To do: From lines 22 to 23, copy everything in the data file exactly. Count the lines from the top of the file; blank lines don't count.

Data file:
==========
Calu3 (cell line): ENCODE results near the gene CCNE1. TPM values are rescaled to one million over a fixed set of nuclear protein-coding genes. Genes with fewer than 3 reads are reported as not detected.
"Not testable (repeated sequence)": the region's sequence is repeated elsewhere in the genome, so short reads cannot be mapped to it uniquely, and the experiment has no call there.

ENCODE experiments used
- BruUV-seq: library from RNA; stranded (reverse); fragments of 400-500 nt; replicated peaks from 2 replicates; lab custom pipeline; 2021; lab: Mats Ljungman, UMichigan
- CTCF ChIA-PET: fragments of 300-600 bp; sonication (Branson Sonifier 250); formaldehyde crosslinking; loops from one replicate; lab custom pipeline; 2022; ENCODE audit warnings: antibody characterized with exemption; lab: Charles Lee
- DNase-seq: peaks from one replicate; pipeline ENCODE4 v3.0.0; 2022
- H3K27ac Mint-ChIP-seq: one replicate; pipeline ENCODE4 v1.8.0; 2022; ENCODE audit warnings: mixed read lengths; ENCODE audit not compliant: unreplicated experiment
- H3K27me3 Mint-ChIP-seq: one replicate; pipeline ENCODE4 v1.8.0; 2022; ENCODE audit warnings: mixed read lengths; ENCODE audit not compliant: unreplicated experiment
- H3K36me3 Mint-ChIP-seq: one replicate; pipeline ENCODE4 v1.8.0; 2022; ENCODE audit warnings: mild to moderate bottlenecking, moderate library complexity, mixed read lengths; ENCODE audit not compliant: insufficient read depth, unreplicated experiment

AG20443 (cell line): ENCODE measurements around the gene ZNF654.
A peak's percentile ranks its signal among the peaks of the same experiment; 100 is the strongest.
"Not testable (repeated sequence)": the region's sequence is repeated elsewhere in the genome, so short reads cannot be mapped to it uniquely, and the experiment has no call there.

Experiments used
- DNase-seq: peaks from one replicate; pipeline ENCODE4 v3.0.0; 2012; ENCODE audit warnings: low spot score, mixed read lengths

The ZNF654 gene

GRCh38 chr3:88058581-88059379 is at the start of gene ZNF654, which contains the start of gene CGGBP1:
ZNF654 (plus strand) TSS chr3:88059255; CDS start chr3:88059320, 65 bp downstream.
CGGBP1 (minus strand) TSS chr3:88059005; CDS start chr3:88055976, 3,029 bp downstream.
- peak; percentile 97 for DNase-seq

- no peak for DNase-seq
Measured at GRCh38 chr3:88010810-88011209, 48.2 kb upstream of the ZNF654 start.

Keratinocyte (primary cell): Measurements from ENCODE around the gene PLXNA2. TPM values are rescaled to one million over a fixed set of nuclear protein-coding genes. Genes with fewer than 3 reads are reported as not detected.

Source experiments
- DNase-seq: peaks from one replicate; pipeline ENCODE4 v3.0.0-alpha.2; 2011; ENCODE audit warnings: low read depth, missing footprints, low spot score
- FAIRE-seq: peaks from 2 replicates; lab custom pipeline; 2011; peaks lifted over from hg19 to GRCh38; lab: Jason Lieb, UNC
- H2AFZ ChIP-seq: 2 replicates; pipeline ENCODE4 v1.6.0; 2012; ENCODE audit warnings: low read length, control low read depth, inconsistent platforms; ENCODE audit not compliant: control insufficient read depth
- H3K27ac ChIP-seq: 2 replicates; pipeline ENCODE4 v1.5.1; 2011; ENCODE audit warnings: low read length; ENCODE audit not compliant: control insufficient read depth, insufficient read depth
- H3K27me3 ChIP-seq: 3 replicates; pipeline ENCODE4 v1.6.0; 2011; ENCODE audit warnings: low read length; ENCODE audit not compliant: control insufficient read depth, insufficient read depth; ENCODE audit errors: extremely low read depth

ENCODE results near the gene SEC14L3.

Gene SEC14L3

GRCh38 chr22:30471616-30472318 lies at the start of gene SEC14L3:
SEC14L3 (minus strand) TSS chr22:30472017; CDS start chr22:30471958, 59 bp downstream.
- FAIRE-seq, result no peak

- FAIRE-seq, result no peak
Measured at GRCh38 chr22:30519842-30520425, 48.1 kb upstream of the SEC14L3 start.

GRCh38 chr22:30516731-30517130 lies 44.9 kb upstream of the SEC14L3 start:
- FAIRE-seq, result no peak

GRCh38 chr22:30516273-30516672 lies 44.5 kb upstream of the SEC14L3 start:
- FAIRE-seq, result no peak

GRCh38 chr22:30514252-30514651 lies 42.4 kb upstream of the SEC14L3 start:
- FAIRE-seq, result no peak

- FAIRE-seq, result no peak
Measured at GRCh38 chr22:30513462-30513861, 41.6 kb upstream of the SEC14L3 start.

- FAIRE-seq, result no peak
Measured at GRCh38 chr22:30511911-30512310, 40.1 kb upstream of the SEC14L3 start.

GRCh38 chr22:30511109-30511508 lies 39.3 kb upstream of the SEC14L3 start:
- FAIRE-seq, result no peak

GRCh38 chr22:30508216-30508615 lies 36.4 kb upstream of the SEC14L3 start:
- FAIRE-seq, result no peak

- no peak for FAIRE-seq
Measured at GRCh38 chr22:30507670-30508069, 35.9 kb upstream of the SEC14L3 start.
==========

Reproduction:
Keratinocyte (primary cell): Measurements from ENCODE around the gene PLXNA2. TPM values are rescaled to one million over a fixed set of nuclear protein-coding genes. Genes with fewer than 3 reads are reported as not detected.

Source experiments